unpolarized light. In this research, the two pieces of calcite were oriented to
bend the light in such a way that the emerging beam, after going through
multiple reflections and refractions, appeared to be coming directly from the
original mirror at the base of the setup, rather than from the actual higher
point above the hidden object. The total optical path was also preserved, which
means no scientific optical instrument can possibly uncover the cloaked wedge.
Submerging the apparatus in a liquid
with a carefully chosen degree of refraction preserves the illusion.
Barbastathis says the setup would work without the liquid, but the light’s
transition into air would cause some blurring that would make the effect less
In principle, Barbastathis says, the same
method could be used in real-life situations to conceal an object from view—and
the only limitation on the size of the hidden object is the size of the calcite
crystal that’s available. The team paid about $1,000 for the small crystal it
used, he says, but much larger ones could be used to conceal much larger
objects. (The largest known natural crystal of calcite measures 7 by 7 meters,
or more than 21 feet across).
For now, the system is essentially
two-dimensional, limiting the cloaking effect to a narrow range of angles;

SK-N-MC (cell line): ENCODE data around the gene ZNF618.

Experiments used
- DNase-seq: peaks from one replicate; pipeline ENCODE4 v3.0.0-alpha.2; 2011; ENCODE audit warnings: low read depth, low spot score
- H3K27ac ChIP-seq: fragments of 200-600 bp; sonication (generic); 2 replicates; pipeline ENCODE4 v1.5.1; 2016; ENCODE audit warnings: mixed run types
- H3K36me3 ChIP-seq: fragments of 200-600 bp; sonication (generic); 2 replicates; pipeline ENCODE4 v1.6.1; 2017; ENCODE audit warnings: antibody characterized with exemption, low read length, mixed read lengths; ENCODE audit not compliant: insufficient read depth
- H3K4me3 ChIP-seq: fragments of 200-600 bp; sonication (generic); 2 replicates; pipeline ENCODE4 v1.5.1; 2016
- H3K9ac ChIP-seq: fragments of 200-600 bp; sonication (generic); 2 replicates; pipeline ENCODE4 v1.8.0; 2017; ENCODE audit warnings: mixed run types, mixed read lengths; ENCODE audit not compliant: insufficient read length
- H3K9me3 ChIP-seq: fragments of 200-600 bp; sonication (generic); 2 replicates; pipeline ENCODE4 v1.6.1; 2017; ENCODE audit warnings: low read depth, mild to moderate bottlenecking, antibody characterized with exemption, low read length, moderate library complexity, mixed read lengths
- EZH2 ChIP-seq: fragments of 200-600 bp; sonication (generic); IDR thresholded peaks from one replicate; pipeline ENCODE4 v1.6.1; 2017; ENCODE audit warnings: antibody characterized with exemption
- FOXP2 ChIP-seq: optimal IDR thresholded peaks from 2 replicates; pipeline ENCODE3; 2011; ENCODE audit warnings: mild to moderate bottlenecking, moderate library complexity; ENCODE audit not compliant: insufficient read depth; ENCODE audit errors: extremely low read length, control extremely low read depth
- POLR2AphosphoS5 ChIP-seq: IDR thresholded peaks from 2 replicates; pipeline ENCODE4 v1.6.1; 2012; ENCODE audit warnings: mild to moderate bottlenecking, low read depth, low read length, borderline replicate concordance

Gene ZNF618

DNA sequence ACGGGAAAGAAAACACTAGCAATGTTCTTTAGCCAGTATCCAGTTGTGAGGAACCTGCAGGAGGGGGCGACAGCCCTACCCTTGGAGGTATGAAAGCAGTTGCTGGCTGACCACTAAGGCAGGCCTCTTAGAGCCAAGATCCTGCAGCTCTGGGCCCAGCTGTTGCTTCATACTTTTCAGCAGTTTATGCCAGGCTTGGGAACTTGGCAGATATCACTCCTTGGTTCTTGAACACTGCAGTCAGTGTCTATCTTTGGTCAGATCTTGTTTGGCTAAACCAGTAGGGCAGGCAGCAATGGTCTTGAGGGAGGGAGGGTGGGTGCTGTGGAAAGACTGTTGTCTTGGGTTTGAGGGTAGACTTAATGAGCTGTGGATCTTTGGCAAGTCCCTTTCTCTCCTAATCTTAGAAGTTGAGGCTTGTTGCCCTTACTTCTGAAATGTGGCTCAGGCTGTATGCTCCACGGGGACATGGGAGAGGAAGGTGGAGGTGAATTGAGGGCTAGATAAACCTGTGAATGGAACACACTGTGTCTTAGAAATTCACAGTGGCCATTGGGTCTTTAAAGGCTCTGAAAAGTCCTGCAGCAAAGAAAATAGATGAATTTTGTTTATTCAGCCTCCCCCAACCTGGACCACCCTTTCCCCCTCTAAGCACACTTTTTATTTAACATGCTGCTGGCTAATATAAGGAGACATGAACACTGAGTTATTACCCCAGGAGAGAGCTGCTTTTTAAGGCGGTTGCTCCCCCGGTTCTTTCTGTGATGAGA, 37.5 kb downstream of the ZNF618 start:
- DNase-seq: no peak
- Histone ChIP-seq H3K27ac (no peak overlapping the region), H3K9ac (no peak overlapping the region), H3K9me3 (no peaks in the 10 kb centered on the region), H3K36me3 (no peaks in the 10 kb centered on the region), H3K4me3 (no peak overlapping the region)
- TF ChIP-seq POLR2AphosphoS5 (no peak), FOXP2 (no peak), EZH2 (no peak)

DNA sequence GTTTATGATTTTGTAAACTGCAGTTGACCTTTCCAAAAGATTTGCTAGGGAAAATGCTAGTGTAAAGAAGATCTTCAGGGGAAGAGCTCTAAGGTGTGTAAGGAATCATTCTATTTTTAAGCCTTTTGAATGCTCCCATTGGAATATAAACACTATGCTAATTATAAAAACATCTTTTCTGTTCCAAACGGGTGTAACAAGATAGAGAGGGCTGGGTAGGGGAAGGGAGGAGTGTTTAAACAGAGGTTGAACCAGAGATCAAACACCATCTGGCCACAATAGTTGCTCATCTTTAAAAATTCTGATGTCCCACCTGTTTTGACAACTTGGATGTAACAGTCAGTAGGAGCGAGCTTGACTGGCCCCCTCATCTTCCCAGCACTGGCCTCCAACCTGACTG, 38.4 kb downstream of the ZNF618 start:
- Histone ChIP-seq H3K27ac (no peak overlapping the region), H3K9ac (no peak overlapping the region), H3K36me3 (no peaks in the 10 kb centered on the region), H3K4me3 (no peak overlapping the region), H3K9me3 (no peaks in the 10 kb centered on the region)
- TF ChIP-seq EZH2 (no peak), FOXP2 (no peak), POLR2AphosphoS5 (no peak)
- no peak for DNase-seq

outside these angles, the cloaked object is quite visible. “We do have some
ideas for how to make it fully three-dimensional,” says Barbastathis, the
Singapore Research Professor of Optics and Professor of Mechanical Engineering.
In addition, the team would like to eliminate the need for immersing the system
in liquid and make it work in air.
Aside from its obvious potential
applications in defense or law enforcement, the ability to render something
invisible could have uses in research, Barbastathis suggests, such as providing
a way to monitor animal behavior without any visible distraction. “The
important thing is that now this is out in the open, people will start to think
about” how it might be used.
Coincidentally, another independent
research team, based at the Univ.
of Birmingham in the UK, has also
published a paper this month describing a similar method for achieving a
visible-light invisibility cloak using calcite.
The MIT and Birmingham results “are two beautiful experiments.
I particularly like their simplicity,” says Ulf Leonhardt, chair in theoretical
physics at Scotland’s Univ. of St. Andrews, who was the author of one
of the first papers that described a metamaterial-based cloaking system.
“Cloaking has been inspired by research on metamaterials,” he adds, “but,
ironically, these cloaking devices are almost ‘home-made.’ Instead of
sophisticated optical metamaterials that are difficult to make and have many
problems of their own, they use simple calcite crystals.”
Compared to the earlier versions of
cloaking systems that only worked for microscopic objects, and only when viewed
using radio or infrared wavelengths, the new approach is “closer to science
fiction,” Barbastathis says. “Science is usually a bit disappointing when you
compare it to sci-fi,” he says, but in this case “we came one step closer” to
the imaginative vision.